Teaching Loose Leash Walking
Walking politely on leash can be one of the most challenging behaviours to teach a dog. This is largely due to major misconceptions about exercise, a lack of knowledge about helpful training techniques, and/or a lack of motivation by the owner to be consistent with their training. The good news is that by gaining realistic expectations about your dog’s exercise needs, and following some simple training techniques (combined with the use of training tools to help with management), you and your dog can develop wonderful walking habits.
Walk, trot, romp, race
A walk is a wonderful social outing for you and your dog. It provides a great source of smells and mental stimulation, and is a super way to work on training your dog to respond to requests with distractions; however, it is not adequate exercise for most healthy, high-energy adolescent or adult dogs. Most dogs consider our slow plodding steps around the neighbourhood to be quite boring, and sometimes resort to making their own excitement by lunging or barking. This can be accentuated when they are spending long periods at home without activity, and then are restrained at the end of a leash for a brief outing outside. To take the “edge” off your dog’s energy, add a healthy mix of additional mental and physical exercise to your dog’s life, including indoor games, supervised play sessions with other dogs (if appropriate), and rousing games of fetch in the backyard.
Train, train, train, train
Using the phrase “Let’s go!” means your dog can walk a little ahead, behind, or to the side of you, stop, sniff, pee and explore – as long as he doesn’t pull the leash. Follow the steps below to teach your dog that walking politely at your side is rewarding.
Note: To “mark” good walking, pick a sound you’ll consistently use to tell your dog that he’s earned a reward and a treat is coming. The verbal marker “Yes!” or clicker marker (a small plastic box that makes a “Click!” when pressed and is available at pet stores) are popular choices.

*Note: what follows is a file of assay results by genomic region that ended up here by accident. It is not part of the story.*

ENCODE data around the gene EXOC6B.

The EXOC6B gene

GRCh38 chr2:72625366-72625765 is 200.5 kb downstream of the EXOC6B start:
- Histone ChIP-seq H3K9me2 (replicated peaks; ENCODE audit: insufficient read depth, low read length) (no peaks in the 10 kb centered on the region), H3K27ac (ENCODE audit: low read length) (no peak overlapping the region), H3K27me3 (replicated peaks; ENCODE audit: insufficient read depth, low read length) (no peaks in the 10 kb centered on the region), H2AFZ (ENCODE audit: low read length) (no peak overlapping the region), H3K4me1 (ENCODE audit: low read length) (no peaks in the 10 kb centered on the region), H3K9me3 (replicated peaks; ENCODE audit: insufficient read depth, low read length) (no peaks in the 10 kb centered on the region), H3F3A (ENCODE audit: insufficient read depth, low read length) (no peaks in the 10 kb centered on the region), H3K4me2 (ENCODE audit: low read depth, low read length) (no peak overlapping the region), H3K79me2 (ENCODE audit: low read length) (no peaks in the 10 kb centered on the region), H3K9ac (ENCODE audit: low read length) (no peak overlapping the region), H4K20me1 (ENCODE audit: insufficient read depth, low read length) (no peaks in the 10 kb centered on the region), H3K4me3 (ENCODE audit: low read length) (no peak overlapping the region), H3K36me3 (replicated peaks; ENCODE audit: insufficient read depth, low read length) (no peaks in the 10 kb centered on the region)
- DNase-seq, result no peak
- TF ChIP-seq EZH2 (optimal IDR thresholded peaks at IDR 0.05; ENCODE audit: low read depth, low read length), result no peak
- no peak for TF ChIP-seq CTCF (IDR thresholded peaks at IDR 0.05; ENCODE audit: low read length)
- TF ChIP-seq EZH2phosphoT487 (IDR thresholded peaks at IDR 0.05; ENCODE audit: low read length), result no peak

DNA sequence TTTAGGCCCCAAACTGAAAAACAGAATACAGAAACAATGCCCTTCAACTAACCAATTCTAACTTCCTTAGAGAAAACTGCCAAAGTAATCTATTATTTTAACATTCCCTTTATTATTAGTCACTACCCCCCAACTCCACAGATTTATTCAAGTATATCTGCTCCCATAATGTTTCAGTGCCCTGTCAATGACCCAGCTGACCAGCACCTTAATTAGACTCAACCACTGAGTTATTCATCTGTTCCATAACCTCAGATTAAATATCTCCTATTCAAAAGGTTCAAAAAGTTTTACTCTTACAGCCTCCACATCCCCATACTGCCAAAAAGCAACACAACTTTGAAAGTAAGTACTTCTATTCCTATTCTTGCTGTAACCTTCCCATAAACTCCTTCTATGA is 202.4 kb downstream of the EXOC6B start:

- Hold the leash in your hand with your dog sitting on the same side. Hold tasty treats in your other hand, hidden from your dog. The leash should be loose enough so that it remains slack if your dog walks a few paces ahead or to the side of you.
- Say “Let’s go!” in a cheerful voice and start walking. As soon as he begins to walk forward with you, say “Yes!” (or “Click!”), then deliver a small tasty treat (at your knee). At first, “Yes!” and treat very rapidly, almost every step. When your dog is watching you attentively, gradually reduce how often you “Yes!” and treat.
- As your dog gets good at this game, gradually reduce the rate you “Yes!” and treat. Be sure to “Yes!” and treat randomly (e.g. fourth step, second step, tenth step, fifth step). If your dog knows he’s going to get rewarded every tenth step, he can quit paying attention for nine steps, and refocus on the tenth. Be careful not to reduce the rate of reward too quickly or your dog will get frustrated and lose the behaviour. Also, make sure you’re not pulling your dog (which can make your dog anxious and cause him to pull).
Key to teaching polite walking is preventing yourself from “accidentally” rewarding your dog for pulling. This occurs each time you allow him to pull forward and successfully sniff something or greet someone. Below are techniques to help keep your training on track.
If you are approaching a distraction… > Use a lure.